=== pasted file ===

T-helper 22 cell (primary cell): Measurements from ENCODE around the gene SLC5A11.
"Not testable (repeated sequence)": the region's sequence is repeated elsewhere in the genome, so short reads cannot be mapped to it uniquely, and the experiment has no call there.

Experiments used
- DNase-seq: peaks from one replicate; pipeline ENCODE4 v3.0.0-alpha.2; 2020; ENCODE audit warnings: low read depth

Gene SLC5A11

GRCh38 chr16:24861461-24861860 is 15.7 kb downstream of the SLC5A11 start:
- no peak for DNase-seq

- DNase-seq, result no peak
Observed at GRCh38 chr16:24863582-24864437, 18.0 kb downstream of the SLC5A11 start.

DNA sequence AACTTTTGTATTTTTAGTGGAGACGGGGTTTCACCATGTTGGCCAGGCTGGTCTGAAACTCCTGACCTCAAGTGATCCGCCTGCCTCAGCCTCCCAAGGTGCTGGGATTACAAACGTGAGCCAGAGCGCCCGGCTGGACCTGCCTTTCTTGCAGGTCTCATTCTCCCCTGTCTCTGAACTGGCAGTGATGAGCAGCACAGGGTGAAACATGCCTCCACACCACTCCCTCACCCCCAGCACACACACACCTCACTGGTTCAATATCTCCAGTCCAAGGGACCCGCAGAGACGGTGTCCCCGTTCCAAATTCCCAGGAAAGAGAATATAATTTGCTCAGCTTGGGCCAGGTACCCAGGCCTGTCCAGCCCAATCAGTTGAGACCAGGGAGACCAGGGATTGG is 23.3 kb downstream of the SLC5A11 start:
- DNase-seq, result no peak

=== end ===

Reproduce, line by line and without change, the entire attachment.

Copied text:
T-helper 22 cell (primary cell): Measurements from ENCODE around the gene SLC5A11.
"Not testable (repeated sequence)": the region's sequence is repeated elsewhere in the genome, so short reads cannot be mapped to it uniquely, and the experiment has no call there.

Experiments used
- DNase-seq: peaks from one replicate; pipeline ENCODE4 v3.0.0-alpha.2; 2020; ENCODE audit warnings: low read depth

Gene SLC5A11

GRCh38 chr16:24861461-24861860 is 15.7 kb downstream of the SLC5A11 start:
- no peak for DNase-seq

- DNase-seq, result no peak
Observed at GRCh38 chr16:24863582-24864437, 18.0 kb downstream of the SLC5A11 start.

DNA sequence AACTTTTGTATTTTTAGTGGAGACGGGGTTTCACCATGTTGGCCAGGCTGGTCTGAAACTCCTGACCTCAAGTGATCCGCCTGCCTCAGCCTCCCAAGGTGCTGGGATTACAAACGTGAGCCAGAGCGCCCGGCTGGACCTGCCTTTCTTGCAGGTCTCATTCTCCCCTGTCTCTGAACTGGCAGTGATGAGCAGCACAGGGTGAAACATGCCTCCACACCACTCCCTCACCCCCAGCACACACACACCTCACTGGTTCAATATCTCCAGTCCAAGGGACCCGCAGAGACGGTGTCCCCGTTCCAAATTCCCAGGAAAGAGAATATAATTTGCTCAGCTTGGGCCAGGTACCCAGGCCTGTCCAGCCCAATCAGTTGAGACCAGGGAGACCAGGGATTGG is 23.3 kb downstream of the SLC5A11 start:
- DNase-seq, result no peak